Ronan Loughney 16 min read

End-of-the-Year Reflection

new year resolutions review goals

End-of-the-Year Reflection
Image from here

How to do a New Year Review and Why it Could Be the Best Thing You Do All Year

The post-industrial myth of ceaseless, machinated productivity tells us there is no time to slow down and reflect. But this is not only a harmful belief, it is misguided, based on a false economy of time.

We are not at our most productive and effective when hammering away every hour of the year. Rather, it is when we lift our heads up to remind ourselves of where we are going and why that we may find fresh motivation and correct where we have gone off course. There is in fact no better way you could spend your time than conducting a year reflection.

Read on to find out how to conduct your own review, and how doing my own review has already created profound changes in my life.

Image from here

The Importance of Doing an End-of-Year review:  

Why Resolutions Usually Fail and How to Avoid the Same Trap

As the sun dissolves over the horizon of another year, there can be a sense of meaningless oscillation, the next year emerging again on a cold January 1st morning, everything made new and yet just the same.

Some forgotten part of our shared cultural mind understands that this is a time of renewal, a time to reset and start again. In our youth, we make resolutions, only to find with experience that these have normally fallen by the wayside within a month or less. So we say that we don’t believe in resolutions, that the new year is just another day with no more significance than any other, perhaps a fad to get people coughing up for gym memberships and wellness courses.

We think this scepticism is wisdom, but underneath this belief, we find a deeper resignation, a belief that we cannot really change, that we are not really in the driver’s seat, that circumstance dictates who we are and what we can become, and we are just leaves in the wind.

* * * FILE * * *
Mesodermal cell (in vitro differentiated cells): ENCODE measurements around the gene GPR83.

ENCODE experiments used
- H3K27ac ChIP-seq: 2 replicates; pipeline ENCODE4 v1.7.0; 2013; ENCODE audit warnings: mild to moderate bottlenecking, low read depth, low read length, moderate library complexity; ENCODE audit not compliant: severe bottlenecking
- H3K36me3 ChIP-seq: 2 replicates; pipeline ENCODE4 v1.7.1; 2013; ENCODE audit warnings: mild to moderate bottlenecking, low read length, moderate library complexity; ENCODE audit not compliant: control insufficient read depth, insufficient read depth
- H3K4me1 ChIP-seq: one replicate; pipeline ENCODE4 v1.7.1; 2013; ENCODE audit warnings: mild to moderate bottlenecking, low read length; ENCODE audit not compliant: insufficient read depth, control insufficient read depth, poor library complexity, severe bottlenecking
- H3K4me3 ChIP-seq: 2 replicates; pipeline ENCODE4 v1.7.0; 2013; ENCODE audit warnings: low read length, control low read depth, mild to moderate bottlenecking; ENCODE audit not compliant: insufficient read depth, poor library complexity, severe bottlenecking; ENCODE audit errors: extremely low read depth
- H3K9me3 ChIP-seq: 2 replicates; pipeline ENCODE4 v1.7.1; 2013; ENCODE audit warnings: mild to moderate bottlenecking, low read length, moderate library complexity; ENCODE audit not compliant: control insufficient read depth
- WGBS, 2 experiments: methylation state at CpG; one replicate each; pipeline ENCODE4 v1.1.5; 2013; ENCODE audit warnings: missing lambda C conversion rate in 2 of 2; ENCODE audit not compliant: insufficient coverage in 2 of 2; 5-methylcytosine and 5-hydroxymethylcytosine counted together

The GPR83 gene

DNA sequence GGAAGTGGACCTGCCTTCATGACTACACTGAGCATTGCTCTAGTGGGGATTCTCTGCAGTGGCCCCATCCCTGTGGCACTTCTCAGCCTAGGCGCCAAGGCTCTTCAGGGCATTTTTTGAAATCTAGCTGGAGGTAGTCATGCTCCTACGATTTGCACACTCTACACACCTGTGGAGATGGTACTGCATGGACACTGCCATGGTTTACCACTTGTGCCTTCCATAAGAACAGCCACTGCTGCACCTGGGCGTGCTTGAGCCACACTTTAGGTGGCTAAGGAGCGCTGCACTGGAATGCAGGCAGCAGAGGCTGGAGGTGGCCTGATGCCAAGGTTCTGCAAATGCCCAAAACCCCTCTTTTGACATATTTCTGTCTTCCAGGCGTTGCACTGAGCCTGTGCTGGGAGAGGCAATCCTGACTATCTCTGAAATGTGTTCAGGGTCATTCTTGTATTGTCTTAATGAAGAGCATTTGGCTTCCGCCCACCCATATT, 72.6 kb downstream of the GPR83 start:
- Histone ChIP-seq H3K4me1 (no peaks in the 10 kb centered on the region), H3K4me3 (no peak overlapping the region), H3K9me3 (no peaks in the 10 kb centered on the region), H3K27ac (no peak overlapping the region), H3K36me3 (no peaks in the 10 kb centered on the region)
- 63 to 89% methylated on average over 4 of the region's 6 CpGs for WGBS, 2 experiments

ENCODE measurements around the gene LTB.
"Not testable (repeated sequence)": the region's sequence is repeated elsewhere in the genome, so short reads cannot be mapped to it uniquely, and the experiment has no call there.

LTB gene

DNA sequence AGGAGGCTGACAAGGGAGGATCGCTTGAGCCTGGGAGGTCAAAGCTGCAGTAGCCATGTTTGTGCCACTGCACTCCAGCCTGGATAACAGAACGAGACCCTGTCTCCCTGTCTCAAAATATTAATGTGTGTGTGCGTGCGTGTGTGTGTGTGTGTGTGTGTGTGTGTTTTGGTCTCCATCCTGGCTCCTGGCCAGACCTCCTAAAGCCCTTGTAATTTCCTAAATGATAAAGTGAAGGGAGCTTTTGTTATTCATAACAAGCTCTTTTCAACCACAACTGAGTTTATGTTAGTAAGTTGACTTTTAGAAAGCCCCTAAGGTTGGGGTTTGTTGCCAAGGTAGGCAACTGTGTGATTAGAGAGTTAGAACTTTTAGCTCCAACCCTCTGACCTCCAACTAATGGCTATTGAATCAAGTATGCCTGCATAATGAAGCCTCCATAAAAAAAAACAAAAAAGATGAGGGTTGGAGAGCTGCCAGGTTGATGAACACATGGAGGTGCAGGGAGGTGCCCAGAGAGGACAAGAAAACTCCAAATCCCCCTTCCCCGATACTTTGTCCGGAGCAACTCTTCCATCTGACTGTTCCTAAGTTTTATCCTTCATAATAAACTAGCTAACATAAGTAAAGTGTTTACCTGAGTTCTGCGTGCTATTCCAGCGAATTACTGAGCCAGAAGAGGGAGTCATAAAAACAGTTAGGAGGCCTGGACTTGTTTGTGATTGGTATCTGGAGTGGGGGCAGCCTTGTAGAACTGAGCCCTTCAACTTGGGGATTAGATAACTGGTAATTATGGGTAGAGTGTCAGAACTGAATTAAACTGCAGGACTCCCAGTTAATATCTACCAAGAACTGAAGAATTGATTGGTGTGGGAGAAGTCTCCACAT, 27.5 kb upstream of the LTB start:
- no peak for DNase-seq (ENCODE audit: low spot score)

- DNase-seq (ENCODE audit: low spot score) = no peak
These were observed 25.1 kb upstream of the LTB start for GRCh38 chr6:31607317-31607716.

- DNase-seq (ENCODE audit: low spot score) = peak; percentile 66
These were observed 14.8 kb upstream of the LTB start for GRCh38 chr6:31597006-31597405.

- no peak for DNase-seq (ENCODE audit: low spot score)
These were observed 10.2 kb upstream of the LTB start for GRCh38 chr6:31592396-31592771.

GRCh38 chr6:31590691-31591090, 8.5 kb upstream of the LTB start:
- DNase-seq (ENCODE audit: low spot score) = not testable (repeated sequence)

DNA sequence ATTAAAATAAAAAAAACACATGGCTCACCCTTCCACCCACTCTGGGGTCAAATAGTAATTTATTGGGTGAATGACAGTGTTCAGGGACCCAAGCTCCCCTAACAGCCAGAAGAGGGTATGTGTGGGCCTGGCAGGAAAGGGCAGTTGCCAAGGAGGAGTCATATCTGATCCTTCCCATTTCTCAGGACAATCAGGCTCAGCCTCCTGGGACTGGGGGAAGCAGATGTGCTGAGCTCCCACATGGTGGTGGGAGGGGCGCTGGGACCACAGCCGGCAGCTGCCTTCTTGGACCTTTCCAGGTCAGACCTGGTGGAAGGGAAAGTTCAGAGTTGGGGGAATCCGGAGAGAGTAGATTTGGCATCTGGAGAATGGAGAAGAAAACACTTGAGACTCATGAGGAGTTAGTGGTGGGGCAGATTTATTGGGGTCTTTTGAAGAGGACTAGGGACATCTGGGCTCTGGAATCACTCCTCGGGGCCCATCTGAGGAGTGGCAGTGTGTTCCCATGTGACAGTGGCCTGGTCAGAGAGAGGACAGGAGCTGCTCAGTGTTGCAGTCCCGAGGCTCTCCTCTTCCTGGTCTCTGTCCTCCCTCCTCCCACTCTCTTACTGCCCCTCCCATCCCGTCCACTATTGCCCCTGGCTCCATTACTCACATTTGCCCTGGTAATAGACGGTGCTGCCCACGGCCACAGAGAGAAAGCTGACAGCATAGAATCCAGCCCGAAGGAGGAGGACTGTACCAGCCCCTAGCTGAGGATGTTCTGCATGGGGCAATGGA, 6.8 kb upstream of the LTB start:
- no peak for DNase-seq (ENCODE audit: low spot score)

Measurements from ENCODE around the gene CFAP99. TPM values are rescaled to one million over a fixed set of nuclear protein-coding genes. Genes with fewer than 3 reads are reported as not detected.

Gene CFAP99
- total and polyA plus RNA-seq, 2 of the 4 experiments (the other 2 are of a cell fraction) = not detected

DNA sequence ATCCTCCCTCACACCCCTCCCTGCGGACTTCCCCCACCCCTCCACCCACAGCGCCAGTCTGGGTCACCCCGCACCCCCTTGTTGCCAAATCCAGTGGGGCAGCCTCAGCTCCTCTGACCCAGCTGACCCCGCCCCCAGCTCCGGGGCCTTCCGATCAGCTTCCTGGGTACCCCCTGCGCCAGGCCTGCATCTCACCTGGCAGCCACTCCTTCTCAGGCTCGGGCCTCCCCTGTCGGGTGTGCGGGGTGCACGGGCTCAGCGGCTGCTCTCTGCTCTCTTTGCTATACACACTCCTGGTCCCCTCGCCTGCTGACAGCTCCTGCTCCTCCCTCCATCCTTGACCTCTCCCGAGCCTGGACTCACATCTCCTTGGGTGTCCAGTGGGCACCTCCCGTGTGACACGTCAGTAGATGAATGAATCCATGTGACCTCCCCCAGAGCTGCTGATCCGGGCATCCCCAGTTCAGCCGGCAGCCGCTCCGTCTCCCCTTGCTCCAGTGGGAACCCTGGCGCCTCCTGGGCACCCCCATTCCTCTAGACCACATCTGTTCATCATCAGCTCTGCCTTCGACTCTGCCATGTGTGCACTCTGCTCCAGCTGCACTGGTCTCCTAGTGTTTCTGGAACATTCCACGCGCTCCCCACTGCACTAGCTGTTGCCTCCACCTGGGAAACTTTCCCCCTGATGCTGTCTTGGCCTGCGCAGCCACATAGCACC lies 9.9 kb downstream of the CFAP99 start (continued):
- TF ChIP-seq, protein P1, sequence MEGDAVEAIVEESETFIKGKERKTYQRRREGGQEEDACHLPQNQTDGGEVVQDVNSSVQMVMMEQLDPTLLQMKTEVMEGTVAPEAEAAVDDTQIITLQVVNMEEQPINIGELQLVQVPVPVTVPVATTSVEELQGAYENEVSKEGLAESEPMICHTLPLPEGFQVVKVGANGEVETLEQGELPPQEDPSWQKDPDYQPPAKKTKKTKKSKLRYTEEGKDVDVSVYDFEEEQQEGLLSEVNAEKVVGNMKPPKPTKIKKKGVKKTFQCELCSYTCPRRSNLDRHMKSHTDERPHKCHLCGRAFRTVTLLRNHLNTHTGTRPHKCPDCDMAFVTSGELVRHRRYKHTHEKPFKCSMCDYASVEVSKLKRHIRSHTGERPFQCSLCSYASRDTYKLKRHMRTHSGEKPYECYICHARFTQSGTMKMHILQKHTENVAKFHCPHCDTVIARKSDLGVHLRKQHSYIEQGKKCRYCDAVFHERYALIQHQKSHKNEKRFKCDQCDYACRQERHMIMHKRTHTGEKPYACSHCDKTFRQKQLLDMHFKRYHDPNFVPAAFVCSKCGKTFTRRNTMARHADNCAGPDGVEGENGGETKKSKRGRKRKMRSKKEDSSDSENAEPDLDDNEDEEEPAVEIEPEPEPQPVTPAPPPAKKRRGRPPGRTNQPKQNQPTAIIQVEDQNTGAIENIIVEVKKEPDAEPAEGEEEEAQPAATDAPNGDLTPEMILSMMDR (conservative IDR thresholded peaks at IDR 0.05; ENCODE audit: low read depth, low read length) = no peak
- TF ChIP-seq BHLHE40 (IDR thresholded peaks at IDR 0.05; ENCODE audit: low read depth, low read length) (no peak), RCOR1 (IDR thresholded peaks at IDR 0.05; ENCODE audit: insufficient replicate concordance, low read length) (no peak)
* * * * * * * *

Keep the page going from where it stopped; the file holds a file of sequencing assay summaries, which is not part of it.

Much of the reason for this malaise comes from the fact that we have forgotten how to conduct rites of passage (along with many other traditional practices that gave life meaning). We think that change should just happen when we decide it should, through a naked act of will.

We don’t really do rites of passage anymore. But look how cool they are! (Image from here.)

And then we get disappointed when nothing changes. Because we have forgotten that, though the agent of change is ourselves, the rite of passage is the vehicle or catalyst for that change. It is a primer to our psyche to do the necessary work, a symbol and reminder that a threshold is being crossed.

For that reason, the ideal time to conduct an end-of-year reflection is... well... it's at the end of the year isn't it. But if you've missed the boat this time round, don't worry. You can create other milestones: the start of February, the start of Spring, or even just the first time you manage to get out in nature and take a step out of the hubbub of modern life. The point is to create some kind of symbol which can buttress your intentions for the year. A physical, tangible inflection point.

By consciously reflecting on your year, you are giving your subconscious mind the raw material it needs to begin to change itself. You are holding a mirror up to yourself so that you may begin to dress the accretion of tiny wounds that you have accumulated over the year, and to appreciate the ways in which you have grown stronger and deeper.

This is where the primary importance of an end-of-year reflection lies. It is an investment of time, energy, and most of all intention into the process of change we want to go through. It is an indelible signal that we send to ourselves: Hey, I’m serious. I want to learn. I want to change. I want to grow.

Without this process of deep, intentional reflection, the resolutions that we make are just more random impulses, knee-jerk inclinations towards addressing the immediate sensations we are experiencing, like when we go on a diet just after stuffing ourselves to bursting at Christmas, or vow not to drink after getting absolutely trolleyed on New Year’s Eve.

By taking the time to cultivate and hone in our intention, and allowing it to combine with the cultural and circadian signals we are receiving, we send ourselves an unequivocal and powerful signal of where we want to go. A New Year is an incredibly powerful symbol of new beginnings, of second, third, tenth chances. Of hope.

Here’s how to use it.

End of Year Reflection Step 1 - Gathering materials